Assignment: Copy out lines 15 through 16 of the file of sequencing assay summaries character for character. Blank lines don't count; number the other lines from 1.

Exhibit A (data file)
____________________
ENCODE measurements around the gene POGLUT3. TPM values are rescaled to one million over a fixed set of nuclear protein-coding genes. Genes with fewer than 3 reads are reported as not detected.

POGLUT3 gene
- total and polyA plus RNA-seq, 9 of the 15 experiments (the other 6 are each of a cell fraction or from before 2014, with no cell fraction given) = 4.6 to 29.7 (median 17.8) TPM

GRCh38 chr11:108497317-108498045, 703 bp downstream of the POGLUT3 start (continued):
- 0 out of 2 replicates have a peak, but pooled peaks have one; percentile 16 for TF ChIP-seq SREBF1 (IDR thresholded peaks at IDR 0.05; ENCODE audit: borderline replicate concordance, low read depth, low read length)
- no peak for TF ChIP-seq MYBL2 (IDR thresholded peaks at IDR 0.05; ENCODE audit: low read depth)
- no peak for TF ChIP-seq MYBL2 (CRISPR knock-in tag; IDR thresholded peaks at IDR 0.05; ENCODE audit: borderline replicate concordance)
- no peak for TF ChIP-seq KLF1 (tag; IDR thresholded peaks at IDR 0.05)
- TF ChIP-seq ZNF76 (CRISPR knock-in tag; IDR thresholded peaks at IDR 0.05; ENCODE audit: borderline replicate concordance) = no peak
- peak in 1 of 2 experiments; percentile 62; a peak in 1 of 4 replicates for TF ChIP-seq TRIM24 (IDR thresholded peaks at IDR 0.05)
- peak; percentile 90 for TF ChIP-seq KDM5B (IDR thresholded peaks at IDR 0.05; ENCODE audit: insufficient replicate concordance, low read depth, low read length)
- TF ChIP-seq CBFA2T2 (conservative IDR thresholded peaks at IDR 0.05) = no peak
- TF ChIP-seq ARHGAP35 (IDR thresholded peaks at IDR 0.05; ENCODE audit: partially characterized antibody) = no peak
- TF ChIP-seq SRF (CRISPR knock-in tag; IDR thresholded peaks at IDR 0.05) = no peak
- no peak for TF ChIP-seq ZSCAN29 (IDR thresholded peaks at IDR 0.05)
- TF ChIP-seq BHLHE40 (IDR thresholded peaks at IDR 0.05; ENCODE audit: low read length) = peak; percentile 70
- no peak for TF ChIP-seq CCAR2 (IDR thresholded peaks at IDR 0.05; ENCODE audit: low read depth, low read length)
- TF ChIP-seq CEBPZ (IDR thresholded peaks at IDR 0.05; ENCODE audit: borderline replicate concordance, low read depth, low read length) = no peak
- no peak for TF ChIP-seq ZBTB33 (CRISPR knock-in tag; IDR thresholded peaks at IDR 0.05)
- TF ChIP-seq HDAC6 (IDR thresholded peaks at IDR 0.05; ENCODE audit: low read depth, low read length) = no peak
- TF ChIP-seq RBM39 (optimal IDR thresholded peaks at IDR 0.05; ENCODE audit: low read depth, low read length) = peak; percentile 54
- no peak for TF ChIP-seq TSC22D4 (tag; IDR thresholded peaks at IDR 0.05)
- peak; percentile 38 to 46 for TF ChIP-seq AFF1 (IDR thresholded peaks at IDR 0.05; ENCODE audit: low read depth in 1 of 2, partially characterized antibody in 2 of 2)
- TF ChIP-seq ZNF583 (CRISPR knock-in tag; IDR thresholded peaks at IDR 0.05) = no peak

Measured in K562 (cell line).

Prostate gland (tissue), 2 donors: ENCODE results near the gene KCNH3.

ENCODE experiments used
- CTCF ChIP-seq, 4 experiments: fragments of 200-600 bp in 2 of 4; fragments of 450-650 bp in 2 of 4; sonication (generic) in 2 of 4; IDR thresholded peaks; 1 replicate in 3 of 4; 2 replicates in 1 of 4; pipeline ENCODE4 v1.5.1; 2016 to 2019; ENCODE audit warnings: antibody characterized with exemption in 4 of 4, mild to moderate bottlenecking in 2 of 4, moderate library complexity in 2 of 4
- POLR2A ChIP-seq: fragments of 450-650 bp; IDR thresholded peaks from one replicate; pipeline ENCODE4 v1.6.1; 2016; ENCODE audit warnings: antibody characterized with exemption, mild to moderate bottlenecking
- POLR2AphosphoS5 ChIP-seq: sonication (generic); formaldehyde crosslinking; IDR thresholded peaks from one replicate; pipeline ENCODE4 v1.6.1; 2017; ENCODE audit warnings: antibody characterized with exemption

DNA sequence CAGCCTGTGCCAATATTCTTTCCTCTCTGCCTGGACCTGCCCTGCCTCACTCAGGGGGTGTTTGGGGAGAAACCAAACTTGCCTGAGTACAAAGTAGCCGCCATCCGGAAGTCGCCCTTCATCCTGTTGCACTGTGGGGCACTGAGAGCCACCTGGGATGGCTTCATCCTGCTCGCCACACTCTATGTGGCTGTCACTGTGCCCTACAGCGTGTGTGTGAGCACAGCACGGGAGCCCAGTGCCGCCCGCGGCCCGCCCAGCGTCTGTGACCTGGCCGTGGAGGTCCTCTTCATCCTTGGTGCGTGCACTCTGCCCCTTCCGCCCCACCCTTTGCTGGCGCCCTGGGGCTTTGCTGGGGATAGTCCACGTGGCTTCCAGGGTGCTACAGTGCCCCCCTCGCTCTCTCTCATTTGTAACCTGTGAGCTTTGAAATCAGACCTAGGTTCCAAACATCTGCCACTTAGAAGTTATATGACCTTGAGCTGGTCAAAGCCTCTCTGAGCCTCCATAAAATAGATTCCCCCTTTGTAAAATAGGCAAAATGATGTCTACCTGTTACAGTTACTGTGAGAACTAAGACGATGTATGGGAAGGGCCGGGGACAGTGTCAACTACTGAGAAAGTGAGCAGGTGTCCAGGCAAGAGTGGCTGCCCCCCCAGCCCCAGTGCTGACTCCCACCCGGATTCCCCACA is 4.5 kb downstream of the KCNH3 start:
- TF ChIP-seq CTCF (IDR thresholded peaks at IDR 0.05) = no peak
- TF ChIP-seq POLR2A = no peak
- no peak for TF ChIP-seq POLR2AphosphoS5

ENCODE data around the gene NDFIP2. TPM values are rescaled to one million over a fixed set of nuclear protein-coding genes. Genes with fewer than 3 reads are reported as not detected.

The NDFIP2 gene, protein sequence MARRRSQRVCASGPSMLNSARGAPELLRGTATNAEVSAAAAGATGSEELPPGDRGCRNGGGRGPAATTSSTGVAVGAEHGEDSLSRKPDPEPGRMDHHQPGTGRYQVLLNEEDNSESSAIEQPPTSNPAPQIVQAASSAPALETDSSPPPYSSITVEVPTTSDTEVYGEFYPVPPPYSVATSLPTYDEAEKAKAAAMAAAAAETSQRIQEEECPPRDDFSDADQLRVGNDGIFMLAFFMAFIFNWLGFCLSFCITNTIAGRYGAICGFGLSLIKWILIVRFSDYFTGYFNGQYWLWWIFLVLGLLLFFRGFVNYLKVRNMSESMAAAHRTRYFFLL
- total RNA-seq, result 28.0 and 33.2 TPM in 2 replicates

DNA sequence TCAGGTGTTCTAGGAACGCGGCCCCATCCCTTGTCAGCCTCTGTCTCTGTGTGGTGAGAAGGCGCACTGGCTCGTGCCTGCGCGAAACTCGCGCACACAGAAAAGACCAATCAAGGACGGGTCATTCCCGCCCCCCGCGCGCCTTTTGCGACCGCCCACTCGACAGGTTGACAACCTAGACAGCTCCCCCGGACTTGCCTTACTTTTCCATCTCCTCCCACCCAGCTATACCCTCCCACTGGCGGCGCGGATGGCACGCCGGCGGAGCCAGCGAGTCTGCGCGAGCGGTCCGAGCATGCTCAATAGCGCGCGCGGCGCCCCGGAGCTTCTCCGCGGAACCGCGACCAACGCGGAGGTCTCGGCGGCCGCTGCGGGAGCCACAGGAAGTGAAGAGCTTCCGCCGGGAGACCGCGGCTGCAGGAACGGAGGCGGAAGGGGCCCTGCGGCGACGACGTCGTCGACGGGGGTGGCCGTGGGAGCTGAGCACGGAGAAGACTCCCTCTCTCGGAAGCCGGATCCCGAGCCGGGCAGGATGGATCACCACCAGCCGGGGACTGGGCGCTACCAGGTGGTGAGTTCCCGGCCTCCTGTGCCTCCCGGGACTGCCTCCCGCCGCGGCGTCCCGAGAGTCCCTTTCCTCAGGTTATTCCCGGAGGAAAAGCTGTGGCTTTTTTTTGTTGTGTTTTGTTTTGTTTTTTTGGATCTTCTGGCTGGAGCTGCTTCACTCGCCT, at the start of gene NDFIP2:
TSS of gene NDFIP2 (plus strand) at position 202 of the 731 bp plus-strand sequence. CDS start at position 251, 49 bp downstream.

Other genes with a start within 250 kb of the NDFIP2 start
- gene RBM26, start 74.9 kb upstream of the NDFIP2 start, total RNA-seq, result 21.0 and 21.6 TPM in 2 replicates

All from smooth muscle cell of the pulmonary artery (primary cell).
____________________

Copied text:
- no peak for TF ChIP-seq ZSCAN29 (IDR thresholded peaks at IDR 0.05)
- TF ChIP-seq BHLHE40 (IDR thresholded peaks at IDR 0.05; ENCODE audit: low read length) = peak; percentile 70